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Washington Waters  Ours to Protect

Car Washing What you can do...

Car washing

Don’t feed soap to the storm drain.
Wash your car right. Keep your waters clean.

Clean water is important to all of us. It's up to all of us to make it happen. In recent years sources of water pollution like industrial wastes from factories have been greatly reduced. Now, most water pollution comes from things like cars leaking oil, fertilizers from farms and gardens, and failing septic tanks. All these sources add up to a big pollution problem. But each of us can do small things to help clean up our water too. And that adds up to a pollution solution!

Bonus points!

Cleaning your car the right way also helps you:
  • Support a healthy watershed.
  • Help restore salmon runs.
  • Sets a good example for your children and your neighbors.

Why do we need clean water?
Having clean water is of primary importance for our health and economy. Clean water provides recreation, commercial opportunities, fish habitat, drinking water, and adds beauty to our landscape. All of us benefit from clean water and all of us have a role in getting and keeping our lakes, rivers, marine and ground waters clean.

What's the problem with car washing?
There's no problem with washing your car. It's just how and where you do it. Most soap contains phosphates and other chemicals that harm fish and water quality.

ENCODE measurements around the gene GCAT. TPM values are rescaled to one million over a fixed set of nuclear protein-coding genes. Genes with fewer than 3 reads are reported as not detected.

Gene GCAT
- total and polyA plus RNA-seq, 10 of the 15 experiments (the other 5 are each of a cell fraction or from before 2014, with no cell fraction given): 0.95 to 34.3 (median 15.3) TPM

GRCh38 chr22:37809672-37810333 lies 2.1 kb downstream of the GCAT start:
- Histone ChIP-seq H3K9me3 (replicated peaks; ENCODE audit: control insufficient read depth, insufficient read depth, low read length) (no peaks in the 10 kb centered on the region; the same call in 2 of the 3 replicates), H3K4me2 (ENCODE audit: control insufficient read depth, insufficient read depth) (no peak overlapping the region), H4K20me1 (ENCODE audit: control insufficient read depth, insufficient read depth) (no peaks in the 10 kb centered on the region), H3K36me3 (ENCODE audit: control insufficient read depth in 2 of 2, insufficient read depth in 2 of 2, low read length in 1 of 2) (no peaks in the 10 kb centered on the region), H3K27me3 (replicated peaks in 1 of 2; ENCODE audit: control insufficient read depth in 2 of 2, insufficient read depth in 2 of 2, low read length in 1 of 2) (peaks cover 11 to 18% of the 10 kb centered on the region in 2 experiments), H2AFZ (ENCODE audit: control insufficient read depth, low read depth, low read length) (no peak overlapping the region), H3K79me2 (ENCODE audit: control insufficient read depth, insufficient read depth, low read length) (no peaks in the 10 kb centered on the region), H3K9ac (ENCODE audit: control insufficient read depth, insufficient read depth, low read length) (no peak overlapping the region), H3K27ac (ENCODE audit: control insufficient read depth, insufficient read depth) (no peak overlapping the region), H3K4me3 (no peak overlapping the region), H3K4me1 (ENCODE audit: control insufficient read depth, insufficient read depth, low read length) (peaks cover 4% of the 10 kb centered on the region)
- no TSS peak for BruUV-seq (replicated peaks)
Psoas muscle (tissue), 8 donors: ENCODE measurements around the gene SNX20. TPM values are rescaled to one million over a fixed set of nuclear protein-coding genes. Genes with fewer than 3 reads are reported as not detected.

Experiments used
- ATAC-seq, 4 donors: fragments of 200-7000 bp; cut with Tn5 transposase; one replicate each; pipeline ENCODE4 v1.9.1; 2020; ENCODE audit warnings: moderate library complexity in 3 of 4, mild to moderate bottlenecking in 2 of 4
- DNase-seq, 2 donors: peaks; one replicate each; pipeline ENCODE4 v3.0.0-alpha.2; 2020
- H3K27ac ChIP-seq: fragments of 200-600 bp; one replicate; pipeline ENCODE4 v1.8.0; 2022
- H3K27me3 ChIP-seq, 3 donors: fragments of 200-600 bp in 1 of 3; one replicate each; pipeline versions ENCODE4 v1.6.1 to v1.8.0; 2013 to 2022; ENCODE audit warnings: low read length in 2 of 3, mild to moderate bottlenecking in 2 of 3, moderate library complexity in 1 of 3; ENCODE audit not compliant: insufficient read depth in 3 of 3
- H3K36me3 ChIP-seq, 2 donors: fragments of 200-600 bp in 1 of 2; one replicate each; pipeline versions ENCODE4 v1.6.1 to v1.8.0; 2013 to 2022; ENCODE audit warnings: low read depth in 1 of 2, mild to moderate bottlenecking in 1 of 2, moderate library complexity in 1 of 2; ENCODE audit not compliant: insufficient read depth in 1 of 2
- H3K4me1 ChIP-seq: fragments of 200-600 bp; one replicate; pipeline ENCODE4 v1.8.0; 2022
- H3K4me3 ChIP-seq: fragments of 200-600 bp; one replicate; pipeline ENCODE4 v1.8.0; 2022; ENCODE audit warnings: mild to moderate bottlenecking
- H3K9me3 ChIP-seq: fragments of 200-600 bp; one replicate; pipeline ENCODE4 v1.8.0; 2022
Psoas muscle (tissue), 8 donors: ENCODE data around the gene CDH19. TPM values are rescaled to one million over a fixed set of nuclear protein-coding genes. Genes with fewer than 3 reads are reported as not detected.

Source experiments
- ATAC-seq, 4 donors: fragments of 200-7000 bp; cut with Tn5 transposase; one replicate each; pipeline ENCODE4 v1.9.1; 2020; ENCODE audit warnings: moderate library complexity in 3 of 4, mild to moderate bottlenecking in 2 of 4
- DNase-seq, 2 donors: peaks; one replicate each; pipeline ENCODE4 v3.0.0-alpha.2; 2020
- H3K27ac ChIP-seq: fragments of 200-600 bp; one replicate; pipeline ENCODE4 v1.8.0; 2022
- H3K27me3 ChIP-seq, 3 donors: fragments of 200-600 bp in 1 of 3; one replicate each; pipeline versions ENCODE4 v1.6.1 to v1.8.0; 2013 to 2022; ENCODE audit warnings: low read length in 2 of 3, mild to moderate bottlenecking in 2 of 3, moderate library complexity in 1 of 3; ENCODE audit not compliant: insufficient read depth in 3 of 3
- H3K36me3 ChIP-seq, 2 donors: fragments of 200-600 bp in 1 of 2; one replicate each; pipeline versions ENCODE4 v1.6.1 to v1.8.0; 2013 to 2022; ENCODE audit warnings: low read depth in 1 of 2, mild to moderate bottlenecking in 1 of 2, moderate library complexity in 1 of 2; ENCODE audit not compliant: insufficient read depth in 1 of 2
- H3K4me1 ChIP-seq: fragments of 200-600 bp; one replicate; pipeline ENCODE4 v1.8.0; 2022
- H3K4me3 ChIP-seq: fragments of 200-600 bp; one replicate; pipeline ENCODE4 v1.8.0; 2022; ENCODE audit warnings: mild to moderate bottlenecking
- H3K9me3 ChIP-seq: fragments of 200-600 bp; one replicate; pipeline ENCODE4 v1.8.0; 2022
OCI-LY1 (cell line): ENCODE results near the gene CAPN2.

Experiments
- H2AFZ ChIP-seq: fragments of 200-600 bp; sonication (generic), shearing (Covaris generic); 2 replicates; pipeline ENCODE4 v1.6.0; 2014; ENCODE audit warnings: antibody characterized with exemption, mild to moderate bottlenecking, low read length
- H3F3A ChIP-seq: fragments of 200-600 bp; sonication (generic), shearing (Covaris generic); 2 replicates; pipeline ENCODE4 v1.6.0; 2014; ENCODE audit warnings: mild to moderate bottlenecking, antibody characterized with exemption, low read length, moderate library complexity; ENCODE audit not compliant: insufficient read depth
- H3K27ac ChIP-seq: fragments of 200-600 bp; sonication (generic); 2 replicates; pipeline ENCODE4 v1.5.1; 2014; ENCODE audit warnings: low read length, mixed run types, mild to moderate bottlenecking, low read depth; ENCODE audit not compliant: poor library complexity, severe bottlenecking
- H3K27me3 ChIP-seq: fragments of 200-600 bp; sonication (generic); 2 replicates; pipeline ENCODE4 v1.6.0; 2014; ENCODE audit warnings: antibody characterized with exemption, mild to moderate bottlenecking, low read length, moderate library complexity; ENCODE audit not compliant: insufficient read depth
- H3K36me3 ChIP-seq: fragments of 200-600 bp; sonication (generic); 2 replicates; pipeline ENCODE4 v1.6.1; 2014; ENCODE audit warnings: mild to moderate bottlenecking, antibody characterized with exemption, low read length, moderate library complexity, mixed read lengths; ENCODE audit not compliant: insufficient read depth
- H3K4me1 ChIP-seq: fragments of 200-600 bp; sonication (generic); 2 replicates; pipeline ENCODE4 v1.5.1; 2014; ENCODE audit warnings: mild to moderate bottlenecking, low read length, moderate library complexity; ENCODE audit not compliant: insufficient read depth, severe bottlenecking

If you live in the city and you wash your car in the driveway, the soap, together with the dirt and oil washed from your car, flows into nearby storm drains which run directly into lakes, rivers or marine waters. The phosphates from the soap can cause excess algae to grow. Algae look bad, smell bad, and harm water quality. As algae decay, the process uses up oxygen in the water that fish need.

How will we change our ways?
The state recommends that cities and counties help educate people in urban areas about sensible ways to wash their cars and still keep soapy water from washing into storm drains. You can, indeed, wash your car and you can also keep our waters clean!

Car washing soaps don’t have to be a problem.

What will you do to help?

  • Use a commercial car wash, either self-serve or machine wash.
  • Wash on lawns or other surfaces where water can seep into the ground.
  • Divert water away from storm drain.
Charity Car Washes
  • Sell commercial car wash coupons instead.
  • Borrow a pump kit to send the soapy runoff to a sanitary sewer.
  • Locate the car wash to divert wash water into the sewer, not the storm drain.
  • Rent a “Bay for a Day” at a self-serve car wash that is hooked up to sanitary sewer.

When you’re washing your car in the driveway, remember
you’re not just washing your car in the driveway.

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A Pullman Partnership: Not Wishy-Washy about Preventing Stormwater Pollution (5/23/13)


Measuring the pollutants from car washing (City of Federal Way, September 2009)


Stop polluting the water, a video about car washes, City of Tacoma

Puget Sound Starts Here: car washing television ad

Car Wash Kit demonstration - How to use fundraiser kits, from Skagit county

Salmon Friendly Car Wash Kit - Car wash kits for fundraiser events, from the city of Seattle

"We all live downstream" Salt Lake County Stormwater Coalition


Parking lot car washes cause pollution. Sell car wash tickets instead!


Protecting Washington’s Waters from Stormwater Pollution